• There would also be job losses; the focus should be on the net effects on employment.
  • Any job creation would be welcome.
  • A DRS is not primarily concerned with job creation.

11.12 Each of these types of responses is described in more detail below.

Not possible to form a judgement on the estimates for potential job creation

11.13 It was common for both organisational and individual respondents to say that it was not possible to form a judgement on whether the estimates for potential job creation (of between 12 and 116 jobs) were reasonable. Respondents highlighted that:

  • The number of jobs that would be created would depend on the type of DRS implemented, and in particular on the degree of automation introduced. Given that the type of DRS to be adopted was not yet known, it was not possible to predict the impact on jobs.
  • The range offered (12 to116) lacked precision. Some respondents argued the range was so broad as to be meaningless.
  • There was no information set out in the consultation paper to justify or explain how these numbers had been reached.
  • It was not reasonable for respondents to be asked to comment on such complex technical assessments.
  • The introduction of a DRS was complex, and it would take a long time once the system was established to assess the impacts on job creation; these could not be predicted in advance of implementing the scheme.

Number of jobs created are likely to be higher than the estimates given

11.14 It was also common for respondents, particularly individuals, to say they thought the number of jobs created would be higher than the high end of the range suggested (116). These respondents often went on to elaborate the range of jobs which would be required to implement a DRS including those associated with: manufacturing and servicing RVMs; transportation arrangements; collecting, sorting, and cleaning returned containers; and administration. It was thought that many hundreds of jobs – perhaps even thousands – would be required to operate the scheme successfully across Scotland. Research from the Campaign to Protect Rural Scotland, and also from Denmark and New Zealand was cited in support of these higher estimates.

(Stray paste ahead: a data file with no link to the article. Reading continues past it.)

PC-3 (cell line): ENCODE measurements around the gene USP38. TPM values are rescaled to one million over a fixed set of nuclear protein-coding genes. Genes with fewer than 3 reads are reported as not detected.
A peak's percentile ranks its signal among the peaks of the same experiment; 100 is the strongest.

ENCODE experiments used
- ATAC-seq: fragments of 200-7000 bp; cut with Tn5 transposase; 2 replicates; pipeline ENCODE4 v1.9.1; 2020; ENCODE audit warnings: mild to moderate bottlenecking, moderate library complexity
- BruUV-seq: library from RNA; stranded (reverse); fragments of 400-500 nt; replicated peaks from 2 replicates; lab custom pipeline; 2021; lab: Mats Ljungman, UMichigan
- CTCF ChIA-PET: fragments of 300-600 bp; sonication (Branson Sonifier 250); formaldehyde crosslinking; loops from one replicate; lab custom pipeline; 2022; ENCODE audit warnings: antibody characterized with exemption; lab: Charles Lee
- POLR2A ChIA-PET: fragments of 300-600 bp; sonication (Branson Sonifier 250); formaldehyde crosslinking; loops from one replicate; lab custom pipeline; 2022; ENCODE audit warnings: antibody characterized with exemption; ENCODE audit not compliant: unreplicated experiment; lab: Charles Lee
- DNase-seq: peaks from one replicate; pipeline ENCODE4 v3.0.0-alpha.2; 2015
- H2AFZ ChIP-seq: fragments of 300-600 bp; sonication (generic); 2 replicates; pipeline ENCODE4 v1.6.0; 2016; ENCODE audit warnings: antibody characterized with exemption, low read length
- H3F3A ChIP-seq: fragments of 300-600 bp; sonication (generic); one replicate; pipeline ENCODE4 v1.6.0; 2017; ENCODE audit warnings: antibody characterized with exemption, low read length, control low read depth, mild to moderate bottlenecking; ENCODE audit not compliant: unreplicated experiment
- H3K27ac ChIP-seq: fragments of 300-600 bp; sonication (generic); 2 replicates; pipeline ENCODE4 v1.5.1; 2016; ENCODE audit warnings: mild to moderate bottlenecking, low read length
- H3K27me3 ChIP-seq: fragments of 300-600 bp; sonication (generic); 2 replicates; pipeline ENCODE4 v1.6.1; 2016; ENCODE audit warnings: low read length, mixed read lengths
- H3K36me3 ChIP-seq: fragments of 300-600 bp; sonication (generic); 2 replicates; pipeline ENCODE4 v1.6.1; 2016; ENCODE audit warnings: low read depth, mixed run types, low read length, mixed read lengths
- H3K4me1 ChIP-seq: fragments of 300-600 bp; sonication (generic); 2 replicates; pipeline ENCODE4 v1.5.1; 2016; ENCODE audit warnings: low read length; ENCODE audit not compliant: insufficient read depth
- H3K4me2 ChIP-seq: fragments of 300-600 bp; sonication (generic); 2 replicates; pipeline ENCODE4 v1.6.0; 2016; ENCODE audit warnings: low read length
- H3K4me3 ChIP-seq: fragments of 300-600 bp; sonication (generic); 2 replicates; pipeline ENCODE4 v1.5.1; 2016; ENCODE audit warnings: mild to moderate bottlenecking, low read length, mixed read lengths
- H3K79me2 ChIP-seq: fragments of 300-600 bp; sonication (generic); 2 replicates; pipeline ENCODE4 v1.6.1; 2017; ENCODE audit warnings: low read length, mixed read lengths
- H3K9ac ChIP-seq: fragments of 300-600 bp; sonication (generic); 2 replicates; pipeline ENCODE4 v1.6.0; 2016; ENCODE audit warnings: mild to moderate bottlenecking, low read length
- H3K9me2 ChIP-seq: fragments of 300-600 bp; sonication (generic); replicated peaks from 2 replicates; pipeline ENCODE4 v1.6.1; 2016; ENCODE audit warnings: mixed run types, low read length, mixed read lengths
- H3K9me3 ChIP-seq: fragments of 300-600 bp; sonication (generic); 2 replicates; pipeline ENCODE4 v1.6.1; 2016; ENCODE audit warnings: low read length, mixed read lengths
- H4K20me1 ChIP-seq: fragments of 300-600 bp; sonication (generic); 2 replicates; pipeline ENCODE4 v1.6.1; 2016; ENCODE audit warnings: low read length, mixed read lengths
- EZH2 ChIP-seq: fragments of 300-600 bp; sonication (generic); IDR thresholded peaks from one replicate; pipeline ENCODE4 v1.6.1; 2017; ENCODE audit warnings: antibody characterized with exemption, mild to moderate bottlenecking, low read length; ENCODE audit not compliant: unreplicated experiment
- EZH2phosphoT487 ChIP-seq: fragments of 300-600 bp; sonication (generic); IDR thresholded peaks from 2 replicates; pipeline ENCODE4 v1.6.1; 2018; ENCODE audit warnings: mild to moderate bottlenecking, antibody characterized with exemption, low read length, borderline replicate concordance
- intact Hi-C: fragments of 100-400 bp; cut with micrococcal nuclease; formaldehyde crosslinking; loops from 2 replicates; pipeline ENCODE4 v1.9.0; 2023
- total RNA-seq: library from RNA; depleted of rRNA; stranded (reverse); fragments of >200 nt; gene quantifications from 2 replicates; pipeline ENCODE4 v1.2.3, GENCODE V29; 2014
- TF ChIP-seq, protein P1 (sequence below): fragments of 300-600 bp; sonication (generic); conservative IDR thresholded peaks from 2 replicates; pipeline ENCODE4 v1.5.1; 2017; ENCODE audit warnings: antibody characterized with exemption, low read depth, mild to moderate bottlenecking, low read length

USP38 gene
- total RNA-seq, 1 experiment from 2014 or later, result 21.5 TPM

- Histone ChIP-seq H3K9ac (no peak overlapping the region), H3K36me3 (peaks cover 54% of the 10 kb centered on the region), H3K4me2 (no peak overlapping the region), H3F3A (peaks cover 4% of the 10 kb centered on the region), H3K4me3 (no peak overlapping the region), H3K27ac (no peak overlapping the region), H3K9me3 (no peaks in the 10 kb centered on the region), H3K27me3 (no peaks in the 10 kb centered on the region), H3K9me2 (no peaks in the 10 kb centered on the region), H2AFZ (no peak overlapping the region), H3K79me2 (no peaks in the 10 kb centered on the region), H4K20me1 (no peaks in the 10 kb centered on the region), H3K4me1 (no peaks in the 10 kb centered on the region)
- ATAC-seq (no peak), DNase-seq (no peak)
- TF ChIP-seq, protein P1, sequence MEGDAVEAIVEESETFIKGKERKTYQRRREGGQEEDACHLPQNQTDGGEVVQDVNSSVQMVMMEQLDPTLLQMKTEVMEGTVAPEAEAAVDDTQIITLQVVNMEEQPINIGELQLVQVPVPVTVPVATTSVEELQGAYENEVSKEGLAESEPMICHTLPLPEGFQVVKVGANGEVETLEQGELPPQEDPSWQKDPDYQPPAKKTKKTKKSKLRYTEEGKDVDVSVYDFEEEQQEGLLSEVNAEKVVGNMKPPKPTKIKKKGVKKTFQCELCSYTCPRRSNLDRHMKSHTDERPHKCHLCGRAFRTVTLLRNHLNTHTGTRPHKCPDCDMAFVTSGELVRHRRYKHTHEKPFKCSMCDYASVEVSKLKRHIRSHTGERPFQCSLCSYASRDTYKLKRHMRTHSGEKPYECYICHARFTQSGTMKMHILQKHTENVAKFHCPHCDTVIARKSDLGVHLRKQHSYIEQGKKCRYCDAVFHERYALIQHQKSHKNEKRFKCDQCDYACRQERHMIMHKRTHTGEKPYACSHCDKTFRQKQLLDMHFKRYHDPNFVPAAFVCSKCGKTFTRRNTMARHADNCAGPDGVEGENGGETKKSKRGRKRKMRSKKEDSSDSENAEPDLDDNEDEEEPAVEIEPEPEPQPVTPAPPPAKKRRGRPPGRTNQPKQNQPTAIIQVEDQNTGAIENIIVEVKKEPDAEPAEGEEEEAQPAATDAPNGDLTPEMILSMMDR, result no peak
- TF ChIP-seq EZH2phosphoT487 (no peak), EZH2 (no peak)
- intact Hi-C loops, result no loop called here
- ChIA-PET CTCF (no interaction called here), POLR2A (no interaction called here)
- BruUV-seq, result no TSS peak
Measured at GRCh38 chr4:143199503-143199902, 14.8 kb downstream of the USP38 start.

Job creation estimates should take into account possible job losses

11.15 It was common for organisational respondents, especially food and drink producers, retailers, packaging manufacturers, recycling and waste management organisations and public sector organisations, to discuss the jobs which may be lost when a DRS was introduced, as well as the jobs created. These respondents thought any new jobs created would be the result of ‘displacement’, and they argued that the focus should be on the net impact on jobs not on job creation per se. Respondents talked about ‘unintended consequences in other parts of the supply chain’, and they highlighted the lack of consideration in the document of (the employment relating to) current recycling processes. A range of respondents cited research from Germany which indicated that the introduction of a DRS had a negative overall impact on jobs in that country. Some individual respondents also discussed job losses as a consequence of introducing a DRS; in general, these respondents focused on the negative impacts on local authority employment if a DRS was introduced. 

Any job creation would be welcome

11.16 Less often, respondents (particularly individuals) simply said that a DRS will create some new jobs. These – however many – were vital and would be welcomed. Respondents highlighted research from Norway, Estonia, South Africa and Lithuania which indicated a fairly small number of additional jobs (consistent with the kind of numbers suggested in the questions) had been created.

A DRS is not primarily concerned with job creation

11.17 Very occasionally, respondents emphasised that the rationale for introducing a DRS was based on achieving objectives in relation to recycling and reducing littering. Thus, any impacts on job creation were of secondary importance.


Email: Tim Chant